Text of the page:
BBC's 'His Dark Materials' Adaption Adds Jack Thorne as Writer

BAFTA Award-winning writer Jack Thorne has signed on to adapt Philip Pullman's "His Dark Materials" trilogy to television for BBC One, Deadline reports.

“It is such an honour and a privilege to be given this opportunity to delve into Philip Pullman’s world,” Thorne said in a statement.”The His Dark Materials trilogy are vast and glorious books full of beautiful characters and I’m going to work as hard as I can to try and do justice to them.”

“I’m delighted to welcome Jack Thorne as writer on the TV dramatisation of His Dark Materials,” series author Philip Pullman added. “Jack is a writer of formidable energy and range, and I’ve greatly enjoyed talking to him and learning about his plans for bringing His Dark Materials to the screen. I’m certain he’ll do a superb job, and I look forward to seeing the whole project develop as he shapes the story.”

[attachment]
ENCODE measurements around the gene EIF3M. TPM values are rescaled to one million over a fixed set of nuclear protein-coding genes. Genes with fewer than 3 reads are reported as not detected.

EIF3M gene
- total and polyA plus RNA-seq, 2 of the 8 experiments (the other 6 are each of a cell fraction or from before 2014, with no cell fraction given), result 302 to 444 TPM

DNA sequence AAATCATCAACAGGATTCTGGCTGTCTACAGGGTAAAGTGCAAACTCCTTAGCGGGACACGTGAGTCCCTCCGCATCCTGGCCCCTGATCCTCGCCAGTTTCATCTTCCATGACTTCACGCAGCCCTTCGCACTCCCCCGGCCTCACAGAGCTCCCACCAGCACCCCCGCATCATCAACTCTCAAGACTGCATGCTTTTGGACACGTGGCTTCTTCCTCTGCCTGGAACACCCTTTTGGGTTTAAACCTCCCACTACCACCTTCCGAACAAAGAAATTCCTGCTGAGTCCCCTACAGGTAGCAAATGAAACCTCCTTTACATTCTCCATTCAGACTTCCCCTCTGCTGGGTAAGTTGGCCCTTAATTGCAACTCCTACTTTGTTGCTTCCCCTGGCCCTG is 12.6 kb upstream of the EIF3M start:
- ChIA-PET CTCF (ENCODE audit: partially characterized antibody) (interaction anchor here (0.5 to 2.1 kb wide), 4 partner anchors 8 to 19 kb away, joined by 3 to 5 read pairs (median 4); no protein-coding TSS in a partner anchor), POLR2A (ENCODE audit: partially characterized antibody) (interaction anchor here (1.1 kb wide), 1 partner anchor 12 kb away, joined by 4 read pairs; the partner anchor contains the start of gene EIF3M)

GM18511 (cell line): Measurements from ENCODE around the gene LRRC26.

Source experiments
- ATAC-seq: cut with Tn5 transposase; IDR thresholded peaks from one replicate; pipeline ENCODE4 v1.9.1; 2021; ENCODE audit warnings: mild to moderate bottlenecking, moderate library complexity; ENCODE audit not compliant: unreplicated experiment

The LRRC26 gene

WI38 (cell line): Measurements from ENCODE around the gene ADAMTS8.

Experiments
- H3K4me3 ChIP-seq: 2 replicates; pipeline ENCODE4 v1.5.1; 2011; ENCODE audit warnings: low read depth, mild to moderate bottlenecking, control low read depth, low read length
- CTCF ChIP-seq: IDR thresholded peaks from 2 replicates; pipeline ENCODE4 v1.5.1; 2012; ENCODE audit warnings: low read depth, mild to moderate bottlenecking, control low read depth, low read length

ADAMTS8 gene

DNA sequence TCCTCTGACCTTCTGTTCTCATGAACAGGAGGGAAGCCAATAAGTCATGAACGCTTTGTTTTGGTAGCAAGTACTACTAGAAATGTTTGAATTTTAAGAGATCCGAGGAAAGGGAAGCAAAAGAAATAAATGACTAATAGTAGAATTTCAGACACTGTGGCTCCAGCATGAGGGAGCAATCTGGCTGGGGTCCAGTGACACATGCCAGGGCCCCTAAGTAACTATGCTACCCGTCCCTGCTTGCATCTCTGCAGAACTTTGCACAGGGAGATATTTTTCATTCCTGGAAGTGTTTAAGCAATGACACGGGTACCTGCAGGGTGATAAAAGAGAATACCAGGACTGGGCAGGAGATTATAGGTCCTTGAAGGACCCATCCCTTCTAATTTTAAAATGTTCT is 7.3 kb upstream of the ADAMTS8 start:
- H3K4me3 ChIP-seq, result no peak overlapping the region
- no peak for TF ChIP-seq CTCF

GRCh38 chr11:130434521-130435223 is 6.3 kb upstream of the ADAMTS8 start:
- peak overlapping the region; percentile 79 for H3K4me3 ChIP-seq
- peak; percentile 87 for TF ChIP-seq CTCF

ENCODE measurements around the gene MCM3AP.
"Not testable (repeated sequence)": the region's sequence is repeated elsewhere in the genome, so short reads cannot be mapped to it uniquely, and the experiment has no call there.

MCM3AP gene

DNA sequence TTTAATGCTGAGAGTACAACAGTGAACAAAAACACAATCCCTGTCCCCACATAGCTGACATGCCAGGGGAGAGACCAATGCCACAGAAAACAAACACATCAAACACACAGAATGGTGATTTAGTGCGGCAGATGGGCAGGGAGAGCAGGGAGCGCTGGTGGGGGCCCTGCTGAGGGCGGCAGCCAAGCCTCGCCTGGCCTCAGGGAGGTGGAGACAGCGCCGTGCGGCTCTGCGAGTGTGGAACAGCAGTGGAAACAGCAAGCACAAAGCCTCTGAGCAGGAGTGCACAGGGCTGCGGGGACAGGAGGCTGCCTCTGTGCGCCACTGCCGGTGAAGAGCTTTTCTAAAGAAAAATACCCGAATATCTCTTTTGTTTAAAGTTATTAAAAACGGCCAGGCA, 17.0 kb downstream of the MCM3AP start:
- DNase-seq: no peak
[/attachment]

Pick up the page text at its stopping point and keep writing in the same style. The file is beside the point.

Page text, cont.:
Thorne worked on BBC's "Skins" and won BAFTA Awards for "This Is England ’88" and "The Fades" in addition to the London Film Festival’s best British newcomer award for "The Scouting Book for Boys." "National Treasure," his next miniseries, is currently in production with esteemed actors like Robbie Coltrane, Julie Walters and Andrea Riseborough attached.

Debuting in 1995 with “Northern Lights,” the novel introduces Lyra, an orphan who lives in a parallel universe where science, theology and magic are entwined. Her search for a kidnapped friend uncovers a plot involving stolen children, and turns into a quest to understand a mysterious phenomenon called Dust. In 1997’s “The Subtle Knife,” Lyra is joined on her journey by Will, a boy who possesses a knife that can cut windows between worlds. As Lyra learns the truth about her parents and her prophesied destiny, the two young people are caught up in a war against celestial powers that ranges across many worlds and leads to the conclusion in 2000’s “The Amber Spyglass.”

Pullman will executive produce the TV series alongside Jane Tranter and Julie Gardner for Bad Wolf, Toby Emmerich and Carolyn Blackwood for New Line Cinema, Bethan Jones for BBC One and Deborah Forte for Scholastic.

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